This Biennial will be the last to take place in the Whitney Museum of American Art’s building at 945 Madison Avenue at 75th Street before the Museum moves downtown to its new building in the spring of 2015. This is the 77th in the Museum’s ongoing series of Annuals and Biennials begun in 1932 by Gertrude Vanderbilt Whitney. It also features curators from outside the Museum including —Stuart Comer (Chief Curator of Media and Performance Art at MoMA), Anthony Elms (Associate Curator at the Institute of Contemporary Art, Philadelphia), and Michelle Grabner (artist and Professor in the Painting and Drawing Department at the School of the Art Institute, Chicago).
Ragnar Kjartansson: Me, My Mother, My Father, and I, The New Museum, New York, Opening May 7th–JUNE 22, 2014
Curated by Massimiliano Gioni & Margot Norton
Born into a family of actors and theater professionals, Ragnar Kjartansson (b. 1976)
creates works that draw from a varied history of stage traditions, film, music, and literature. His durational performances and video installations explore the boundary between reality and fiction and ideas of myth, cultural history, and identity. This exhibition will be the artist’s first New York museum presentation. At the New Museum, Kjartansson will produce a newly orchestrated performance and video piece entitled Take Me Here by the Dishwasher–Memorial for a Marriage, in which ten guitarists continuously play a live soundtrack for the duration of the exhibition.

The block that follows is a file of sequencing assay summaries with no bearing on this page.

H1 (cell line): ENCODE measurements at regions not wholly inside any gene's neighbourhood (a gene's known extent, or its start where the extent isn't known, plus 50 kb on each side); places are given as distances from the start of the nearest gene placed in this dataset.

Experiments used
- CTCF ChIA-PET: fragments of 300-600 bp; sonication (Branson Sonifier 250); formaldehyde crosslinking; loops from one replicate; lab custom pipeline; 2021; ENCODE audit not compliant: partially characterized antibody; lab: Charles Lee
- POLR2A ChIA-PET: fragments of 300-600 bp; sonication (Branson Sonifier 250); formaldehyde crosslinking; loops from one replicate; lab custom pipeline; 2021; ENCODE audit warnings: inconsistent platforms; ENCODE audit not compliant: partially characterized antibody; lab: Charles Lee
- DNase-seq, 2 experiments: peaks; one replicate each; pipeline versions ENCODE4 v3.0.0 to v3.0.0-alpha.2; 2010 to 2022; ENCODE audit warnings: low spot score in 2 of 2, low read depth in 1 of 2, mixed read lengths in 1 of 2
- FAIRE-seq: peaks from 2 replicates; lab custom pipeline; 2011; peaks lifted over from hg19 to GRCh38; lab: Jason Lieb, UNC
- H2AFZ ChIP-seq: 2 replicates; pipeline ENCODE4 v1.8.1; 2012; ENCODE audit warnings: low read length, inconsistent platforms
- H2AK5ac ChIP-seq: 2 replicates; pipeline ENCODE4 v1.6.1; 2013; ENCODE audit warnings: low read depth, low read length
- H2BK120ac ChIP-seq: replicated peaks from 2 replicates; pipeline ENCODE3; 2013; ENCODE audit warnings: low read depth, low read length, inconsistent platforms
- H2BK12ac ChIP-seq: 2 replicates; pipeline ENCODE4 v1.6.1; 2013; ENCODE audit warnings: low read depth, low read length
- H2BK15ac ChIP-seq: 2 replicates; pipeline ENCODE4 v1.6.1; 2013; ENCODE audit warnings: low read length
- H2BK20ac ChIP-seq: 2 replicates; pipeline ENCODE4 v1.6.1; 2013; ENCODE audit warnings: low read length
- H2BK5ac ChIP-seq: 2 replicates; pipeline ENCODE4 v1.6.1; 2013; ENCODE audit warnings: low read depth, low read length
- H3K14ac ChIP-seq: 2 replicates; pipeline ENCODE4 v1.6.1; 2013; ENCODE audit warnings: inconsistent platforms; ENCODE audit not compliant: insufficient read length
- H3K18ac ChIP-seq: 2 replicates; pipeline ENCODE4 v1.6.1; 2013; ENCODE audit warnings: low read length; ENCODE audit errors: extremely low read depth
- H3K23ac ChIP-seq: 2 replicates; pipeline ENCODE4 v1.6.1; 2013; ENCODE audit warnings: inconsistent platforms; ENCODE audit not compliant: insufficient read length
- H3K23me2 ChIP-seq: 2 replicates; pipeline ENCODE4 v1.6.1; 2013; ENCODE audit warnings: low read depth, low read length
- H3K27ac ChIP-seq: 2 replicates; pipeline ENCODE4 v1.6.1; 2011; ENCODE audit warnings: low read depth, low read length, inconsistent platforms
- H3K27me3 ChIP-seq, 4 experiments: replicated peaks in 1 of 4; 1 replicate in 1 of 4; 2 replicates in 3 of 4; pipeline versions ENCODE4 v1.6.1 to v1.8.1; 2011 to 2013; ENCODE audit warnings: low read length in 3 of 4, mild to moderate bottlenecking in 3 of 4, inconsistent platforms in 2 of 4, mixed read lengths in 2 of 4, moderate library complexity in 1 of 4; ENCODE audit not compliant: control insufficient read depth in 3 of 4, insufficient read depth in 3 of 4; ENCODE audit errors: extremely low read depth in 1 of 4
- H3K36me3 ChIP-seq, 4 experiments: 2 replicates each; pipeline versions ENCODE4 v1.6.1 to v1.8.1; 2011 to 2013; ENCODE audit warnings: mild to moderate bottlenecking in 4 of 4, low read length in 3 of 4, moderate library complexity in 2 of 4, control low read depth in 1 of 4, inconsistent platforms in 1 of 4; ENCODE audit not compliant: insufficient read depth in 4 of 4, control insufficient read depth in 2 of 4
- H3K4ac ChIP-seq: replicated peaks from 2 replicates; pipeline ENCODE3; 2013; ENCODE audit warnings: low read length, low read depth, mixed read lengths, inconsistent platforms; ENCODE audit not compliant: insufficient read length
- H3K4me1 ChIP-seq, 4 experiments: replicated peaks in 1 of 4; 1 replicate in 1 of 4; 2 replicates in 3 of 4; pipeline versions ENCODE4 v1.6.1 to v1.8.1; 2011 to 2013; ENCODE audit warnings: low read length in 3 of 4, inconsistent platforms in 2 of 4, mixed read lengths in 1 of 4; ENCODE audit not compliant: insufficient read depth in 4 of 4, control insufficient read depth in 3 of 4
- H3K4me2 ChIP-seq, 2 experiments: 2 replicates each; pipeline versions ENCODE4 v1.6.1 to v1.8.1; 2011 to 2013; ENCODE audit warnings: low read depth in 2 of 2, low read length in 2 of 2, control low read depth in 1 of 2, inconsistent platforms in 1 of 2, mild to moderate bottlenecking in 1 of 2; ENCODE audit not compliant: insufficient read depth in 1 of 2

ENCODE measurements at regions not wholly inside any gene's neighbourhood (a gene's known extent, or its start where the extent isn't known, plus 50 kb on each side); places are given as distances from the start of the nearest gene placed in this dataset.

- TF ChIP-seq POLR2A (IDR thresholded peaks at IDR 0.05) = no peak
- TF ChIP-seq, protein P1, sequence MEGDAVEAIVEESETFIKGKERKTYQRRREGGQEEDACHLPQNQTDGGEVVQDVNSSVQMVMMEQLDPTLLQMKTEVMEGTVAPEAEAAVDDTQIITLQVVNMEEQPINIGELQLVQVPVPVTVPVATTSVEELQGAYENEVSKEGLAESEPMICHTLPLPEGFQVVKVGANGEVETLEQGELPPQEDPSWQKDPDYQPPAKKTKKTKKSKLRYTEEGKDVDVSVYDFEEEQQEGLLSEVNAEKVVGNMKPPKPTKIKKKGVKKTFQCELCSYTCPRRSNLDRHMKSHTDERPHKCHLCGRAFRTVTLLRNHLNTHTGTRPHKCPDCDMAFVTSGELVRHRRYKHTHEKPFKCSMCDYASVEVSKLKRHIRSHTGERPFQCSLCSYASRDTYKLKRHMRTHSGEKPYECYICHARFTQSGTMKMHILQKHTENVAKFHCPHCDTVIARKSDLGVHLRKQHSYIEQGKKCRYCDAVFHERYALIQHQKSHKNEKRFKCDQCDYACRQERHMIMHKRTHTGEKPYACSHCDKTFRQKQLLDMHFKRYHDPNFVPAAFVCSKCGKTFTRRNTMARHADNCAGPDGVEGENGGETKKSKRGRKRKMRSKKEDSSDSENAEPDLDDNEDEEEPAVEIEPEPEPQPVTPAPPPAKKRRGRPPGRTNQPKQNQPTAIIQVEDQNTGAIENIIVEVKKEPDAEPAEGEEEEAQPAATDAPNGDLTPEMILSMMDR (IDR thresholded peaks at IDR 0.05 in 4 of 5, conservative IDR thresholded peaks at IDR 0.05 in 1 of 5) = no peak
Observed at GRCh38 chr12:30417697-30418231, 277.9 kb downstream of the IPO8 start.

Swiss Institute / Contemporary Art
18 Wooster Street
New York, NY 10013
Rashaad Newsome, FIVE, at The Drawing Center, on view March 6th-March 11th, 2014
THE DRAWING CENTER
35 Wooster Street, New York, NY, 10013 • +1 212 219 2166
Sebastian Errazuriz, self titled exhibition at Salon 94 Freemans, on view March 6th-May 3rd, 2014
New York, NY, 10002
Carrie Mae Weems, The Museum Series, Studio Museum in Harlem, New York, January 30th – June 29th, 2014
From the SMH website:
Carrie Mae Weems: The Museum Series comprises selections from the celebrated artist’s ongoing series of self-portraits, where she stands, with her back turned to the camera, in proximity to some of the world’s leading museums and cultural institutions. The resulting images act as ruminations on the collecting and exhibiting practices of these sites.
Since 1978, Weems (b. 1953, Portland, Oregon) has examined the historical complexities of identity, class and social relations through photography and other media, such as video, installation, sound and text. Working in series, her generally black-and-white photographs articulate and reify the African-American experience in particular for broad contemplation. Varying from intimate to sweeping in scale, Weems’s diverse oeuvre reflects the artist’s commitment to revealing inequalities that potentially touch upon all segments of humanity.